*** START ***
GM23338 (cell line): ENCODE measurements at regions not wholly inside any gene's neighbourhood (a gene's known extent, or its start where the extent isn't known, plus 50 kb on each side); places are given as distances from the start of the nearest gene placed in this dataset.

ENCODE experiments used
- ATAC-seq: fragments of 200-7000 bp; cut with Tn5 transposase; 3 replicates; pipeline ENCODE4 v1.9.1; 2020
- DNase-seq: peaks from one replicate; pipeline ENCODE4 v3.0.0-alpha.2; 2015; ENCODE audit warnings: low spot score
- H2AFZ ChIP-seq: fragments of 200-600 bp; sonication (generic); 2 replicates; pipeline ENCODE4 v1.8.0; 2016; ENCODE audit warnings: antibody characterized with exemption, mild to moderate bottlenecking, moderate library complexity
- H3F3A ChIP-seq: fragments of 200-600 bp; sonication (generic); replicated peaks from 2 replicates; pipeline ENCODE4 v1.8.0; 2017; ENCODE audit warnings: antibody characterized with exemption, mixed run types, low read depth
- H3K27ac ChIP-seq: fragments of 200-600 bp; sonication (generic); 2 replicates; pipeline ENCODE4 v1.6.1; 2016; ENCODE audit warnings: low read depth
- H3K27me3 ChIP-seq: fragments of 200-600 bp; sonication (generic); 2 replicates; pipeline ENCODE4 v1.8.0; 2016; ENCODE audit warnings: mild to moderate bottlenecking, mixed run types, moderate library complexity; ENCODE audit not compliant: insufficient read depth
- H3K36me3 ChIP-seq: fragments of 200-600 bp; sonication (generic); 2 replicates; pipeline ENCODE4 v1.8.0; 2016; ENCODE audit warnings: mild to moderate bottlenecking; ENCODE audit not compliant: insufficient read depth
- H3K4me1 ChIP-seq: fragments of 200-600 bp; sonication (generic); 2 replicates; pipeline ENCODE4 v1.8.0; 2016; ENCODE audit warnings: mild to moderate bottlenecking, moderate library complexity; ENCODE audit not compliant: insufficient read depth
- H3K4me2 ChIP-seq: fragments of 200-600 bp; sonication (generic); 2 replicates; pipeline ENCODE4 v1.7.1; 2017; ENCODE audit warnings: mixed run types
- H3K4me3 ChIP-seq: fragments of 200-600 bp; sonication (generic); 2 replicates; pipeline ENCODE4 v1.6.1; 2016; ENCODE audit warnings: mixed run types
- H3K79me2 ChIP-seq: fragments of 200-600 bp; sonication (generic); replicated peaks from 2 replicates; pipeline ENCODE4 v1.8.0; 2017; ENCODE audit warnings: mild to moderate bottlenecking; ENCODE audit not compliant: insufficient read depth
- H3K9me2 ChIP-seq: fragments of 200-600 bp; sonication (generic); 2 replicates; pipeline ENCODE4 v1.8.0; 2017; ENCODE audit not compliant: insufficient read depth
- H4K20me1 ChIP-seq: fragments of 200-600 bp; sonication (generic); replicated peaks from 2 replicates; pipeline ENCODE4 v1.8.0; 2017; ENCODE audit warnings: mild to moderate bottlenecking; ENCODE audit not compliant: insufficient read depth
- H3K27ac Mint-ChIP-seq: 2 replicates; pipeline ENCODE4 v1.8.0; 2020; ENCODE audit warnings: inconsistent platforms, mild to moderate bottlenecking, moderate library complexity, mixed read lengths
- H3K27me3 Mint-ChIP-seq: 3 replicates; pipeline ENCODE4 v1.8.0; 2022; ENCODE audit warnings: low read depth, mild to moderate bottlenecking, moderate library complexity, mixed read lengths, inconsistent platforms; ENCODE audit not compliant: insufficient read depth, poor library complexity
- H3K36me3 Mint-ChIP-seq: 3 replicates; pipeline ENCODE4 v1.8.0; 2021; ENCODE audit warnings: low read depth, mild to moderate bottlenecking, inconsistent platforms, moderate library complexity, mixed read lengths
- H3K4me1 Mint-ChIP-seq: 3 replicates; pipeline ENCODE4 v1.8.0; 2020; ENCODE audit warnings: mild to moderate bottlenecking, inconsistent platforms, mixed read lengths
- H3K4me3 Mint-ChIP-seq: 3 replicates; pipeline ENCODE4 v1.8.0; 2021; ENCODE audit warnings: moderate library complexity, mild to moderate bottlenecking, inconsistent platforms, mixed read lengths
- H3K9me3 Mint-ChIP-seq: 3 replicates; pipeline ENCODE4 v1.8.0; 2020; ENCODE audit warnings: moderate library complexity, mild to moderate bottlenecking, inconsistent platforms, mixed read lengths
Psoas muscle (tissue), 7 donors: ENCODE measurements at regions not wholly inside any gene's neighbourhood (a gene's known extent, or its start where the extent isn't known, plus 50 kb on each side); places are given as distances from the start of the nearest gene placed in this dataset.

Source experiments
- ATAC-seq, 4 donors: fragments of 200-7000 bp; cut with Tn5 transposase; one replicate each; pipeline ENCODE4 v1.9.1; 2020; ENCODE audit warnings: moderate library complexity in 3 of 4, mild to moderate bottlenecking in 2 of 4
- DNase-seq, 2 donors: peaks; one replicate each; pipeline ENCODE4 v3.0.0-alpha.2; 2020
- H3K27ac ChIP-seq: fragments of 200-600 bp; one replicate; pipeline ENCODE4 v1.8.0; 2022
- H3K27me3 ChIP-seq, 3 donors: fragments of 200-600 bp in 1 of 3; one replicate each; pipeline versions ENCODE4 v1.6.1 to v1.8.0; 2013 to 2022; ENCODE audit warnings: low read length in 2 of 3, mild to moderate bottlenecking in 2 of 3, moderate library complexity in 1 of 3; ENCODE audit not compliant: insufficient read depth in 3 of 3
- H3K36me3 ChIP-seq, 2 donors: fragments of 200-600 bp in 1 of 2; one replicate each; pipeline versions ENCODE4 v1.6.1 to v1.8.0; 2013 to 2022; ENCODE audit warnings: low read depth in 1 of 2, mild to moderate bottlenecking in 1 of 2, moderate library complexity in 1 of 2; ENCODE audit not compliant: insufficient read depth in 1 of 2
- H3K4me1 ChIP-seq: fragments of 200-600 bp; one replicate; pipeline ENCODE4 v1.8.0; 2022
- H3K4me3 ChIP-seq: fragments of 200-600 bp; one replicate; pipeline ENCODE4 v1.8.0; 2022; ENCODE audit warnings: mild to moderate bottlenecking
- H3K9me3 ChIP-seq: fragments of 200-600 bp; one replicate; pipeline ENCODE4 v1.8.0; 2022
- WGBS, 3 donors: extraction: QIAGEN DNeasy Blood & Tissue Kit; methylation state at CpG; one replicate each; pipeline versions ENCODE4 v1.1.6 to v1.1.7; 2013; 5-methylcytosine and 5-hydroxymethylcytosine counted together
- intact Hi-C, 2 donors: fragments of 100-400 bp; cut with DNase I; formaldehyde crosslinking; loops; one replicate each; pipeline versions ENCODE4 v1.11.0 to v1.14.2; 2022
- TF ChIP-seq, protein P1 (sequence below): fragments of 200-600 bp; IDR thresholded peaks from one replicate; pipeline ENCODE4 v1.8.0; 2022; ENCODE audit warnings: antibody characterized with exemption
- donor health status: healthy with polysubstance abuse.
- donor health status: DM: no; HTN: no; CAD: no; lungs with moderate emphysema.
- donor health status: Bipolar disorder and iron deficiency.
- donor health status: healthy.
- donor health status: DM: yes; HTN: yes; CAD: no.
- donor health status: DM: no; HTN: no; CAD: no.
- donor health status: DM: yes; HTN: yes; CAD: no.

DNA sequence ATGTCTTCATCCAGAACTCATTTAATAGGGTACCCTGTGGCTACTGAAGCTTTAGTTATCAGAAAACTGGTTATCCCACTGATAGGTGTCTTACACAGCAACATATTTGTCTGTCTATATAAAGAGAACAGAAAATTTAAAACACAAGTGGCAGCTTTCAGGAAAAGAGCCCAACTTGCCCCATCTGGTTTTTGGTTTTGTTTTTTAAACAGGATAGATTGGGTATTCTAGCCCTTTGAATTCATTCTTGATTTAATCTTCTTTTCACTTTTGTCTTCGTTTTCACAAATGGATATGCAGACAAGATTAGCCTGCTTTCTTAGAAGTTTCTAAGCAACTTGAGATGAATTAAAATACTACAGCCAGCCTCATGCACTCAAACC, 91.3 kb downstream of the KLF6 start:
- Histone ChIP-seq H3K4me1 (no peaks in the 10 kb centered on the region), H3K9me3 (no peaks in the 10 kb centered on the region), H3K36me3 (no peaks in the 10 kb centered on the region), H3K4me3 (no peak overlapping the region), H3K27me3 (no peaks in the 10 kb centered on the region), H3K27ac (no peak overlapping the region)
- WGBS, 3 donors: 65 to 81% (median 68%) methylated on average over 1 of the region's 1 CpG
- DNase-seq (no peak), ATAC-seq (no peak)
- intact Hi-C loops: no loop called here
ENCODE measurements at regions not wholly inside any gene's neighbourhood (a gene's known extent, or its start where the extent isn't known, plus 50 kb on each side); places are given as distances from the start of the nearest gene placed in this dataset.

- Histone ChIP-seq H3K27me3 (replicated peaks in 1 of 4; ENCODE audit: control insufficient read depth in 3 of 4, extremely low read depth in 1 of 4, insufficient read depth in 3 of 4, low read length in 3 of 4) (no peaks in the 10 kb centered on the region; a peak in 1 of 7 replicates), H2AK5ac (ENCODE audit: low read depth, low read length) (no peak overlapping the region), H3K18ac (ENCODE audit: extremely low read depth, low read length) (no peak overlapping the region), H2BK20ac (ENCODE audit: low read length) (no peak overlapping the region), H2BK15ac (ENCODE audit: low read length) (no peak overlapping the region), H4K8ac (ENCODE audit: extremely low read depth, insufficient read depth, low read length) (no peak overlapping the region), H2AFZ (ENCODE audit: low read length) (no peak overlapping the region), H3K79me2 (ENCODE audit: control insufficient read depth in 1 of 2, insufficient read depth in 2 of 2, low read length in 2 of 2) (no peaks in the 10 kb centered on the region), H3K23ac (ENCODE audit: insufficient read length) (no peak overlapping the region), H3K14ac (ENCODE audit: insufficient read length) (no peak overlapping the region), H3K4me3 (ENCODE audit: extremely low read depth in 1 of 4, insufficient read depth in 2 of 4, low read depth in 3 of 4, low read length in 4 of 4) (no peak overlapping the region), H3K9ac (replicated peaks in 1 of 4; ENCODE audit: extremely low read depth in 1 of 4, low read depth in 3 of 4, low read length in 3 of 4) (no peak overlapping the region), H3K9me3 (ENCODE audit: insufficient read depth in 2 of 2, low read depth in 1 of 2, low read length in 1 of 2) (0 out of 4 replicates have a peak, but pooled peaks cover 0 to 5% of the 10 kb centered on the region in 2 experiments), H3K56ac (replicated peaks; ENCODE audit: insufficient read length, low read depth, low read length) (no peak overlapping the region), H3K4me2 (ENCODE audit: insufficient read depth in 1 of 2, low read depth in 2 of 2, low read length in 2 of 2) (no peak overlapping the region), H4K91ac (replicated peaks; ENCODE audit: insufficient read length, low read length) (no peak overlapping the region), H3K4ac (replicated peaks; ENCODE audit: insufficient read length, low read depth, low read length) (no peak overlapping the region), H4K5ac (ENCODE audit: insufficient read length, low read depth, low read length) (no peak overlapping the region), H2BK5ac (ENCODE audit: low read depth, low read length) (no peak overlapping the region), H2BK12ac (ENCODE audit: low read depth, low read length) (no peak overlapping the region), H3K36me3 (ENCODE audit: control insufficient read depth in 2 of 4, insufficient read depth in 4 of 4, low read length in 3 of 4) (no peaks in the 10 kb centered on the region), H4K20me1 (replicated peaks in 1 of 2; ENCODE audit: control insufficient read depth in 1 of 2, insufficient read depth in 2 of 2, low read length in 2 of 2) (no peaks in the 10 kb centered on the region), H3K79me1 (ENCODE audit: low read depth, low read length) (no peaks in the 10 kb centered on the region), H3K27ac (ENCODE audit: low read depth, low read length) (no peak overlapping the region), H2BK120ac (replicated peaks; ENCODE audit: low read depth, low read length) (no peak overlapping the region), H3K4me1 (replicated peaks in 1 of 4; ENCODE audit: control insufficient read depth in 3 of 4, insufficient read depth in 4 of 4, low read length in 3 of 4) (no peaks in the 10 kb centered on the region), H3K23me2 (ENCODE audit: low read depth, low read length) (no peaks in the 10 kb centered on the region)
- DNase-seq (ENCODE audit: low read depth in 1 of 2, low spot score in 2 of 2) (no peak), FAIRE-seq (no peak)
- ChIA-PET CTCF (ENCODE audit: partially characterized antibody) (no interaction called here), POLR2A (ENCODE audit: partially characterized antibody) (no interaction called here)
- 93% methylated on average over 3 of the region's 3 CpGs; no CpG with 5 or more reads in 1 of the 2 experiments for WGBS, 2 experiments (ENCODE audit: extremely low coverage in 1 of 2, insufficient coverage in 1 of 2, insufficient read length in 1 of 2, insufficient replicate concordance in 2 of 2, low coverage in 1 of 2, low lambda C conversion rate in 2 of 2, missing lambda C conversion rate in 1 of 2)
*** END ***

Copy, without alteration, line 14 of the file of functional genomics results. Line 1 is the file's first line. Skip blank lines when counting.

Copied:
- H3K9me2 ChIP-seq: fragments of 200-600 bp; sonication (generic); 2 replicates; pipeline ENCODE4 v1.8.0; 2017; ENCODE audit not compliant: insufficient read depth